How I Quit Email in 2010

Here’s how I got off the drug known as “email” in January 2010.

Now of course I didn’t give up email totally, but I’ve freed up an insane amount of time by changing the way I use email.

I used to check email non-stop. It was usually the first thing I did in the morning and the last thing I did at night.

Upon waking up, I’d reach over to the night side table and grab my phone. If I awoke in the middle of the night and had to get up, I’d take my iPhone with me. I was constantly checking and handling whatever task, question or problem that came up at that moment. Didn’t matter when or where I was, my iPhone was an extension of me.

This was my way of “Getting Things Done.” By handling situations, questions or issues immediately as they came up. It works from the standpoint of constantly being on top of things and knowing what’s going on, but doesn’t work in terms of being productive and truly getting things done. It’s a time sucker and I got sucked in.

You all know how much time email can suck away from us. We find ourselves getting into email chats going back and forth with no end in sight.

I used to be like “that guy” at the restaurant who had his iPhone out and was texting away during dinner. I was proudly, however, never the guy with the funny Bluetooth earpiece.

After reading “The 4-Hour Workweek” by Tim Ferriss again I decided that January was the time to kick my addiction.

Here’s how I did it:

First, I consolidated all my accounts on to my main computer at my office.

Before doing this, I used to be able to check any email account from my laptop, iPhone, home computer and the office.

If I was away or traveling, I was able to log in to a handful of catch-all Gmail accounts. I removed the ability to check  from every computer except my office computer. I also removed the catch-all Gmail accounts.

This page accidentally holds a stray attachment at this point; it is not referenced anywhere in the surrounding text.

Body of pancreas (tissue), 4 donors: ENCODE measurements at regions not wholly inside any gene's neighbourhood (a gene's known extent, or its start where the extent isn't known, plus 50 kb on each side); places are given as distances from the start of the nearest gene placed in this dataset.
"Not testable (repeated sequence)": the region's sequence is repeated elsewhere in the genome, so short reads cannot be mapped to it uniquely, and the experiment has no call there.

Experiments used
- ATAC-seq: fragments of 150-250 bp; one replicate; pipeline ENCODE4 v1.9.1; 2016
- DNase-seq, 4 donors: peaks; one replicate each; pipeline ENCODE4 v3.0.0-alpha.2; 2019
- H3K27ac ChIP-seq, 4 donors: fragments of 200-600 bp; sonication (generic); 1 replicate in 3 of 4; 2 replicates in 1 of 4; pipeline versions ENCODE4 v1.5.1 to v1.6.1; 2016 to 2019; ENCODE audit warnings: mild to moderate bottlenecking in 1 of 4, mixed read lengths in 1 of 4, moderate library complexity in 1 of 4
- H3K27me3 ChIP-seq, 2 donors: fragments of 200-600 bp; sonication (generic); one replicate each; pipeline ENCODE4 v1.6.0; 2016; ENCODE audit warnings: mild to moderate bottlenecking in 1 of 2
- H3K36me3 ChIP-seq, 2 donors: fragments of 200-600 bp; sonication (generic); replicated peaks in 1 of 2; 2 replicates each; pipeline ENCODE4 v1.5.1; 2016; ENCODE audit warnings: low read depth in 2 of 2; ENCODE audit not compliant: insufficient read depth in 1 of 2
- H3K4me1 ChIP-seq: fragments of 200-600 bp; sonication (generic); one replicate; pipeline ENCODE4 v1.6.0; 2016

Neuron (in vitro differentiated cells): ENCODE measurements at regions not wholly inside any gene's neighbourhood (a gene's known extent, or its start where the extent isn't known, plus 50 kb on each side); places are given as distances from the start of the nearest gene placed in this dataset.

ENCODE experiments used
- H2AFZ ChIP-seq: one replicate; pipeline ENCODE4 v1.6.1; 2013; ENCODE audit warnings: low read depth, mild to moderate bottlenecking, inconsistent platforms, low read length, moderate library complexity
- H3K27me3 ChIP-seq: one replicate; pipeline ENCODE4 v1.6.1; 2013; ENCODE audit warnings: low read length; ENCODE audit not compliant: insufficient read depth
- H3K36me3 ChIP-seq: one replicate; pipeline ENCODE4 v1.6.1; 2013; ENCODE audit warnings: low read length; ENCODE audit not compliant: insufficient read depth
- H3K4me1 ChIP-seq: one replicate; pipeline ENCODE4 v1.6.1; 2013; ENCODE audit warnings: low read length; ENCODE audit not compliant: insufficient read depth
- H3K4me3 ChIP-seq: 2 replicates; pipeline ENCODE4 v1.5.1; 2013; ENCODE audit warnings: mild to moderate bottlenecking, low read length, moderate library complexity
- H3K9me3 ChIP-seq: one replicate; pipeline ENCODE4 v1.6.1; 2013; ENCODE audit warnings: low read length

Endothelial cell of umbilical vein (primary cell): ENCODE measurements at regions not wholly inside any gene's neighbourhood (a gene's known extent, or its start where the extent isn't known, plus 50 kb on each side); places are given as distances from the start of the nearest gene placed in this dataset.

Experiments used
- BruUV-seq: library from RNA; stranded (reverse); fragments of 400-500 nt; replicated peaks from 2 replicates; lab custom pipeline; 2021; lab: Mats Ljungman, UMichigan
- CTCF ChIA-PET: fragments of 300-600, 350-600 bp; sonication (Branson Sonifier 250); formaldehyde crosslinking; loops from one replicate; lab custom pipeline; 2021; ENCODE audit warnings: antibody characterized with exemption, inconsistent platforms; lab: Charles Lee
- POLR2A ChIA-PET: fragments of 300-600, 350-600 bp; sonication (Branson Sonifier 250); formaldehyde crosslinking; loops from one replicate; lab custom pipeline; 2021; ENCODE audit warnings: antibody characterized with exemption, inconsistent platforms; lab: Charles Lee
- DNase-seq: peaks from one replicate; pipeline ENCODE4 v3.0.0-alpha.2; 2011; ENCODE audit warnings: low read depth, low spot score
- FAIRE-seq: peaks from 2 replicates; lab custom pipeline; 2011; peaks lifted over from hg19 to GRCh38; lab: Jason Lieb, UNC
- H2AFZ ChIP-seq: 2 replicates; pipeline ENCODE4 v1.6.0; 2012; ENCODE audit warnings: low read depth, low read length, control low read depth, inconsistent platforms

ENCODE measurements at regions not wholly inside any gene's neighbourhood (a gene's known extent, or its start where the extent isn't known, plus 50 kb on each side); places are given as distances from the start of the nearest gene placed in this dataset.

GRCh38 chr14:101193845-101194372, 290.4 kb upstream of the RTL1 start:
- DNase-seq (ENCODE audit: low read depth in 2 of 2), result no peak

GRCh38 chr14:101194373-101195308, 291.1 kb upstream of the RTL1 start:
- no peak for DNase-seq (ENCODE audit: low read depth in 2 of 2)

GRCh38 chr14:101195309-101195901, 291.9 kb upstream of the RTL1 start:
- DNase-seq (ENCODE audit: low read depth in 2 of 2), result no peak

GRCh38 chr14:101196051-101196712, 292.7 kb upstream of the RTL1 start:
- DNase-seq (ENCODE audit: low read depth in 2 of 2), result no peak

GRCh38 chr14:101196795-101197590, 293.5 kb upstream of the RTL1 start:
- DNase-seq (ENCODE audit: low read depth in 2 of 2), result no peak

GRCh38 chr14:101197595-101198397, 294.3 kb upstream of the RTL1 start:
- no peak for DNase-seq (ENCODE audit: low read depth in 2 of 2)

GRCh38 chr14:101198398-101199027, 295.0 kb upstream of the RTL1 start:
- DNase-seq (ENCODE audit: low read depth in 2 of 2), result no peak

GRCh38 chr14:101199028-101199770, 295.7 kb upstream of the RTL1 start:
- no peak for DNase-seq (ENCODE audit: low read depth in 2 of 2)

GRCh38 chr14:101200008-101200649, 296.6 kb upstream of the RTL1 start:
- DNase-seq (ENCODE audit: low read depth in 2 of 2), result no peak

Next I set up an auto-responder using Tim’s template and made a few changes. If you want to see the template, send me an email at noahfleming2007 (@) gmail.com and you’ll instantly be hit with the auto-responder.

I’m proud to say that even though it has only been 26 days, I’m off the email crack. I now check my email twice per day. Once at 11:00 a.m and the second time at 4:00 p.m. After that, I don’t check for the rest of the day. Everything else has to wait till the next morning.

Support for any issues that may arise is handled by my tech support guys.

One thing you’ll notice about the email template (if you requested it) is that I provide a phone number and mention that if it’s an actual emergency they can call my cell phone. The number I provide in the email is a free Google Voice # which goes directly to voicemail.  This way I don’t give out my actual cell phone number to solicitors or anyone else who may be calling to disrupt me from getting some work done.

Those who genuinely need to reach me in an emergency situation already know how to do so. When someone leaves a voicemail I see it at either 11:00 a.m. or 4:00 p.m. as it shows up in my inbox. For everyone else, if there is an actual emergency or they need to reach me urgently, they can contact my personal cell phone (which I am assuming most have).

Giving up email in 2010 has been one of the most exciting things I’ve done this year.

Now, as with any drug, I have fallen off the wagon a few times. Each time though I’ve climbed right back on and it’s getting easier every day. There are also times when cheating is a must (you’ve registered for a site and need to confirm your email). That’s fine, just make sure you do just that. No checking or responding until your set times.

If you’re a junkie like I was, follow my footsteps here…It’s liberating.